An issue highlighted by Hettitarachchi with regard to the Jaffna district was that the voter register to be used in the upcoming LG elections there will not be up-to-date. The voter register that will be used will be that of year 2009. Hettiarachchi explained that each year forms were sent out to voters in June/July to gather information for the register, but this information was compiled and displayed only in the following year. The updated voter register for Jaffna based on information gathered in 2010 will come out only in May 2011. The term of the local government bodies ends April 1, and these polls have already been postponed by one year. Since the register based on old data will be used, it appears the Jaffna list will still include some 300,000 persons who have left the country or the area during several years of conflict. These names have been dropped in the updated list.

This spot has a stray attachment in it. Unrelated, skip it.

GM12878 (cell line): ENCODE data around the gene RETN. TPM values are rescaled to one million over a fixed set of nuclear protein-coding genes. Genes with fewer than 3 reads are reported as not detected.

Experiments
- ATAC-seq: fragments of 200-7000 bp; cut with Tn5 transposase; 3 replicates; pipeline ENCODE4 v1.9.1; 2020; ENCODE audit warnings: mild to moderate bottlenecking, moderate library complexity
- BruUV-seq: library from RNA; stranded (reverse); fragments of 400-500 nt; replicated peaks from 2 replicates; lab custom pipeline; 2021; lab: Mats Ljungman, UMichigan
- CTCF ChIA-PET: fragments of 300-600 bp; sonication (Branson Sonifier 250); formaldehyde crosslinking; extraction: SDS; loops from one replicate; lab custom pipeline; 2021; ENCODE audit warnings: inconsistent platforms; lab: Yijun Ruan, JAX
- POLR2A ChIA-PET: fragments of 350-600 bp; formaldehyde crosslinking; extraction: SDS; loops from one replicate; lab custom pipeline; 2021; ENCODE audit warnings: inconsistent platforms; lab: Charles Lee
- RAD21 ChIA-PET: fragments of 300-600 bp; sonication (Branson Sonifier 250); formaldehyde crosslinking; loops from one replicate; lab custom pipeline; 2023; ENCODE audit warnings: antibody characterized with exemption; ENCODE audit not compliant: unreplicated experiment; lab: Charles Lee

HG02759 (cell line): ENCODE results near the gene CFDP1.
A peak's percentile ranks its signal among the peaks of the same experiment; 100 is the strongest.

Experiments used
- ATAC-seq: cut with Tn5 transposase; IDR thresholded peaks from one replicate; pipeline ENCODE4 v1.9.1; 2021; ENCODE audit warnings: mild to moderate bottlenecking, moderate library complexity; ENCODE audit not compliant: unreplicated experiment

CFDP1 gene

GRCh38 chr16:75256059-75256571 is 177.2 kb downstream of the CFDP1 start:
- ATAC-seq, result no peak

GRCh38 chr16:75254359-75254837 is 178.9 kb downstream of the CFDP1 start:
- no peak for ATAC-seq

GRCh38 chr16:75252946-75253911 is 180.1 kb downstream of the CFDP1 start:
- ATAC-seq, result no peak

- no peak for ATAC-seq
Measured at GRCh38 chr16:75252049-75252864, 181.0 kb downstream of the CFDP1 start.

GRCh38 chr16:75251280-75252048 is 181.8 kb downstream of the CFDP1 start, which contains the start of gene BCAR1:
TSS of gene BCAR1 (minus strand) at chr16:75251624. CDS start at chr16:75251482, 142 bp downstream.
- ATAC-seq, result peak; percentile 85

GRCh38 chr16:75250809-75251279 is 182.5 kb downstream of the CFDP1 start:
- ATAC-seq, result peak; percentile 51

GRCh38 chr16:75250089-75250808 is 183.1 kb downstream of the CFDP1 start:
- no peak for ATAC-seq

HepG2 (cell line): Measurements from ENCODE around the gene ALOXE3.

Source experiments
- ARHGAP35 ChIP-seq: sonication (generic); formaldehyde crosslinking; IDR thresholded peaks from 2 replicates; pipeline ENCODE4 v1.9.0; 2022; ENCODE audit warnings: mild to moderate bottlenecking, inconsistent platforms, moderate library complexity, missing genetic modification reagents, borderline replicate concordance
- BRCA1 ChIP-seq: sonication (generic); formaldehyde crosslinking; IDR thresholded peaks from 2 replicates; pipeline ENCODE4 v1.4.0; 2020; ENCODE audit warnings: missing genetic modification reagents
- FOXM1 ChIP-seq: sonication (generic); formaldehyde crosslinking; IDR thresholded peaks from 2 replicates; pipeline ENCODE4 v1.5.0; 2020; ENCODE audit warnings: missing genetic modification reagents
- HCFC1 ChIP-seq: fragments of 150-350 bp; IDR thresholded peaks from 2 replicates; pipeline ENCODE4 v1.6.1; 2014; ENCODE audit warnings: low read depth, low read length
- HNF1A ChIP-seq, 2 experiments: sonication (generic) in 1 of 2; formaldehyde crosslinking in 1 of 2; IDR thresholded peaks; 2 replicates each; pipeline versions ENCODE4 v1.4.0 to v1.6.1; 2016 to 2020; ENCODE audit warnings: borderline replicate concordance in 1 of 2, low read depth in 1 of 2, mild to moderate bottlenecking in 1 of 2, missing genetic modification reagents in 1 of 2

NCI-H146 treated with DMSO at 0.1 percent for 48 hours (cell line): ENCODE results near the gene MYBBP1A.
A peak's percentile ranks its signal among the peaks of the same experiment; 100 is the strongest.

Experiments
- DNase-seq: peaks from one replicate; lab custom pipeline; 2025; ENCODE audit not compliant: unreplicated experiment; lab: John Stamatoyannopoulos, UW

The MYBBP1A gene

The issues that could arise in parts of the country other than the North and East would stem from the political pressures within the system, and not any longer from the LTTE or other armed groups, Hettiarachchi said. He was referring to the behaviour of politicians such as, their abuse of state resources, use of thuggery and intimidation, vote-rigging etc. These malpractices that bedevil electoral politics will provide ammunition to those who seek to discredit the elections and the democratic process in Sri Lanka. These parties include Sri Lanka’s enemies abroad. The government must make a very serious effort to put an end to these allegations and use this opportunity to demonstrate its capability of holding disciplined country-wide elections free of foul play.